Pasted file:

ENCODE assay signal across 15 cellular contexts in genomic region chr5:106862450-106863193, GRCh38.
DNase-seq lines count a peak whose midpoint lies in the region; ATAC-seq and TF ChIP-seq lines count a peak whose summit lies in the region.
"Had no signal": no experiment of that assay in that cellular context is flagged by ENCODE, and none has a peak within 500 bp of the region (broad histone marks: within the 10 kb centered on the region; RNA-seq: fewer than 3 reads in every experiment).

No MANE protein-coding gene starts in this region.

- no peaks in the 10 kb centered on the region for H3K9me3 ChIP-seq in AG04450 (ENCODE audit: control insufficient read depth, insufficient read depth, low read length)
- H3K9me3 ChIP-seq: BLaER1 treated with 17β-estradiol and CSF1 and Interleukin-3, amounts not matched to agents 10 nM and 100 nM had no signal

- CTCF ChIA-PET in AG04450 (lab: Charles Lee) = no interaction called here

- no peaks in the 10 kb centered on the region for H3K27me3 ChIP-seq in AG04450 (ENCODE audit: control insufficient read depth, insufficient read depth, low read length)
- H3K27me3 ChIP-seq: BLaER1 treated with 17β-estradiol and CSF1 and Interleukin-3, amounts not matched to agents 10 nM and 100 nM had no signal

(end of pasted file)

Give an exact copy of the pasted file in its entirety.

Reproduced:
ENCODE assay signal across 15 cellular contexts in genomic region chr5:106862450-106863193, GRCh38.
DNase-seq lines count a peak whose midpoint lies in the region; ATAC-seq and TF ChIP-seq lines count a peak whose summit lies in the region.
"Had no signal": no experiment of that assay in that cellular context is flagged by ENCODE, and none has a peak within 500 bp of the region (broad histone marks: within the 10 kb centered on the region; RNA-seq: fewer than 3 reads in every experiment).

No MANE protein-coding gene starts in this region.

- no peaks in the 10 kb centered on the region for H3K9me3 ChIP-seq in AG04450 (ENCODE audit: control insufficient read depth, insufficient read depth, low read length)
- H3K9me3 ChIP-seq: BLaER1 treated with 17β-estradiol and CSF1 and Interleukin-3, amounts not matched to agents 10 nM and 100 nM had no signal

- CTCF ChIA-PET in AG04450 (lab: Charles Lee) = no interaction called here

- no peaks in the 10 kb centered on the region for H3K27me3 ChIP-seq in AG04450 (ENCODE audit: control insufficient read depth, insufficient read depth, low read length)
- H3K27me3 ChIP-seq: BLaER1 treated with 17β-estradiol and CSF1 and Interleukin-3, amounts not matched to agents 10 nM and 100 nM had no signal